When Facebook was first created in 2004 as a social networking site for Harvard University students, creator Mark Zuckerberg had no idea about the impact the site would have, the growth over the years has spiralled out of control. Within 24 hours of launching the site, more than 1200 Harvard University student had created a profile, and within one month half of the undergraduate population at Harvard had created a Facebook profile.
Those of us who were brought up in the social media generation know how important it is to stay connected; everything from our work lives to our social lives, and in some cases our love lives revolve heavily around our Facebook and Twitter accounts. We find out about job opportunities, what events are happening in our area, and friends’ birthday plans through our Facebook and Twitter accounts, we even start to dial a call and hang up if a Facebook notification comes through. We’re so reliant on being connected in the digital world that, when faced with a day without access to our usual accounts, we experience a very real panic similar to that of wedding-day jitters, or a pre-dentist panic.
Facebook has proven its endurance compared to some social networks of the past; MySpace and Bebo have all but fallen into oblivion, while Facebook sees an increase in activity on a daily basis. Reports in early 2013 found that users who were accessing Facebook on the move, through mobile devices, favoured Android as their operating system, with almost 200 million users in regular use. In answer to the demand from Android/Facebook users plans have now been unveiled for a Facebook ‘Launcher’ app which will prioritise Facebook services over standard phone features; the Facebook launcher will be the default setting for camera, search engine, and messaging when activated.
While software giants like Apple and Google have pointed their efforts towards creating devices to improve their reach to the technology-driven public, Facebook have made the ingenious decision to blanket the availability of its new app on every Android device, proving that success does not have to rely on breakthrough technology. Previous attempts to widen the net of Facebook’s mobile user base included collaboration with HTC to incorporate a dedicated Facebook button the Cha Cha phone.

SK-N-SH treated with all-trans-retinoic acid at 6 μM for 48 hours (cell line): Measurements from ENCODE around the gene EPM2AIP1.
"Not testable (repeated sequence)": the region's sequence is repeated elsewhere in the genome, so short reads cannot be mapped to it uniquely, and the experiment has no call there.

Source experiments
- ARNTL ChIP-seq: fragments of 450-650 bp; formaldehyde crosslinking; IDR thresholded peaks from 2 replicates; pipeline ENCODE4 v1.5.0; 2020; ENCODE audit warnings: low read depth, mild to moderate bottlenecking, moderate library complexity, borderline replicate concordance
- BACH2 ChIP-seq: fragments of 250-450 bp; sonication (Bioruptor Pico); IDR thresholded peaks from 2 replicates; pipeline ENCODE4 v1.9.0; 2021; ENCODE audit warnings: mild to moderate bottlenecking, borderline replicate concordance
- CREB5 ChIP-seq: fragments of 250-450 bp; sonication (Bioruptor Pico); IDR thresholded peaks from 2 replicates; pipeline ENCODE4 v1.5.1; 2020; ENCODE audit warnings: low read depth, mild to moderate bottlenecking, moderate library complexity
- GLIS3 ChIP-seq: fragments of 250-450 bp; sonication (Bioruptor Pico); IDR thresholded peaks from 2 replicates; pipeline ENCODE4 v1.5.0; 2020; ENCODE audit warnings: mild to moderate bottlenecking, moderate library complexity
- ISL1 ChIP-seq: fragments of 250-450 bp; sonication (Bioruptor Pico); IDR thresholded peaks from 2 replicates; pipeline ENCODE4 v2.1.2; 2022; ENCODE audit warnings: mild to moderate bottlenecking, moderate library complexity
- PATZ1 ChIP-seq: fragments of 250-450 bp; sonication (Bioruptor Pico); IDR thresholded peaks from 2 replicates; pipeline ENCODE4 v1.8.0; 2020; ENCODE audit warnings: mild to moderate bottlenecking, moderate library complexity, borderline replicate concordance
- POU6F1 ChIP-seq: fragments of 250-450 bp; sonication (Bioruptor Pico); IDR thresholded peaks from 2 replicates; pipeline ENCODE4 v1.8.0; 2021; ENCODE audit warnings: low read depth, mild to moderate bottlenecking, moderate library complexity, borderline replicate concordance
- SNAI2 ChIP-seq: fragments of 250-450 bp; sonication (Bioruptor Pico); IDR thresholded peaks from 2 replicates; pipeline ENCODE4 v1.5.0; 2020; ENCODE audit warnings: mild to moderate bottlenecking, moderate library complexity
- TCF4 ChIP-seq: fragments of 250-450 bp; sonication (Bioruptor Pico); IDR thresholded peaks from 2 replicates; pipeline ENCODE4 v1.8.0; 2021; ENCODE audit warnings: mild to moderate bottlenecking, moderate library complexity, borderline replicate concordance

When questioned about why Facebook had not opted to build their own phone as with other organisations, Zuckerberg answered “A great phone might sell 10 or 20 million units at best, but our community has over 1 billion people. Even if we built a really good phone, we’d only be serving 1 per cent”.
The Future of Mobile Phones
When the service is launched on the 12th of April 2013, there’ll undoubtedly be a surge of downloads from avid Facebook users but whether they’ll stick with the service is yet to be seen. To really take hold, we predict that the Facebook search feature would need to display the high-functionality of Google’s search engine in order to seduce users to turn their back on the search giant they know and love. The launch date will also be the rolling out of the first set of phones to have the launcher pre-installed – the mid-range HTC First – which should attract some attention though likely it will be for reasons other than its Facebook accessibility. In coming months, Facebook launcher will be pre-installed on all new Samsung and HTC mobile devices in a bid to be ‘the home screen of every Android phone’.
One possible challenge that Facebook will face in its quest for growth is a change in Google policies which would prevent Facebook from pushing any paid services through Google Play though it is widely accepted that for Google to oppose any Facebook growth would mean making a 180 on its philosophy of an open market.
About the author:
Jenny loves mobile technology and mostly uses her mobile for cheap dialtosave calls but Facebook is always a distraction! Do you think this will all be a success?